FIVE THINGS TO LIKE ABOUT: CALL ME SUNFLOWER by Miriam Spitzer Franklin

  1. I smiled upon seeing the initials ‘OM’ woven into the story. It stands for Odyssey of the Mind and is a creative problem solving competition offered in many school districts. I’ve been a coach and for many kids it becomes their one way to shine.
  2. The upheaval of leaving old friends and trying to make new ones is expertly crafted here. There are emails to keep the connection with past friends and often uncomfortable conversations with the new faces in Sunny’s life.
  3. The selling of animal fur coats is a subplot that looms larger by the end. It’s a hot topic kids and adults will take a strong opinion toward.
  4. Autumn is the younger sister who tends to act like the typical little girl. That is until her strong voice shines through at the end.
  5. North Carolina makes a great setting for this story.

FAVORITE LINES:  “It’s going to be okay,” Scott had said after he explained why I couldn’t stay with him at his condo: he was too busy running his store and going back to school to take care of an eleven-year-old and, besides, Mom would never leave me behind.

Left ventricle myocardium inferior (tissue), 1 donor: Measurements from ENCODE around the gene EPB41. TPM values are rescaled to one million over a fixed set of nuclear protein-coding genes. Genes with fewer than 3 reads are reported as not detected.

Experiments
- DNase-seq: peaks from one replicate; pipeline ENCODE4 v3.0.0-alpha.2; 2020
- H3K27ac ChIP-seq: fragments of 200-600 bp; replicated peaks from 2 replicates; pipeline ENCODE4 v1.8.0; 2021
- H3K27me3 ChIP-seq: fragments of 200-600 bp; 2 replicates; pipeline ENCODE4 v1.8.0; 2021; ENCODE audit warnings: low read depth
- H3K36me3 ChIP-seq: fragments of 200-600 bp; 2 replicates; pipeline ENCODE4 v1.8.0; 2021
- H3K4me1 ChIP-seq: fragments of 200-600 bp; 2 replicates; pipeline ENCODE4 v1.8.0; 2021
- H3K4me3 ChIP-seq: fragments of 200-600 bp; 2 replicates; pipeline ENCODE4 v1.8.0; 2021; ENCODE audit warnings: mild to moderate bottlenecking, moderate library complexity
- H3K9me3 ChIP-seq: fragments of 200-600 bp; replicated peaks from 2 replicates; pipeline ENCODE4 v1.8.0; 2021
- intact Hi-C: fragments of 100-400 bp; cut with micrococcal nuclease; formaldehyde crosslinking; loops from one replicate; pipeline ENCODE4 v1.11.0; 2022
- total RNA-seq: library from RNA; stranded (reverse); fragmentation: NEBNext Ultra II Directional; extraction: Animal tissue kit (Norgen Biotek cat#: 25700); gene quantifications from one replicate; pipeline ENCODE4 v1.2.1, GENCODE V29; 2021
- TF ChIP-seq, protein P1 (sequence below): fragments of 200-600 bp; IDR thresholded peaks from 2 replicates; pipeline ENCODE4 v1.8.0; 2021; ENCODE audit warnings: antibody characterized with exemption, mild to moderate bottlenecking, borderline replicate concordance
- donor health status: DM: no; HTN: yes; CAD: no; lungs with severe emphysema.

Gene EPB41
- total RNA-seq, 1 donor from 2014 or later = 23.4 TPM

I wanted to shake him by the shoulders and yell, “How can you just let us go?” Instead, I noticed the way his face look older, like he hadn’t slept well in weeks. I stared into Scott’s blue-green eyes, swallowing over the apple-sized lump in my throat. “I’m going to miss you so much,” I whispered.

AUTHOR QUOTE (from Miriam Spitzer Franklin’s website): 

Here’s one important lesson I’ve learned: If you quit when you feel discouraged, you’ll never find out what you could have done if you’d stuck with it instead.

Or, even better: The ONLY way to fail is to quit!

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Make a comment if you have time. I enjoy reading all of them. Click on the comments link below.

Check the links to other Middle Grade novels over at Shannon Messenger’s Marvelous Middle Grade Monday post.

MMGM2

About Greg Pattridge

Climbing another mountain...writing middle grade novels.
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16 Responses to CALL ME SUNFLOWER for Marvelous Middle Grade Monday

  1. Sounds like an interesting story, especially with the adoption of Sunflower. My daughter is adopted so I’m always glad to see a story where the main character is adopted. Love how she tries to bring her family together. I’ll let someone else with a smaller TBR list win this.

  2. allenbookclub says: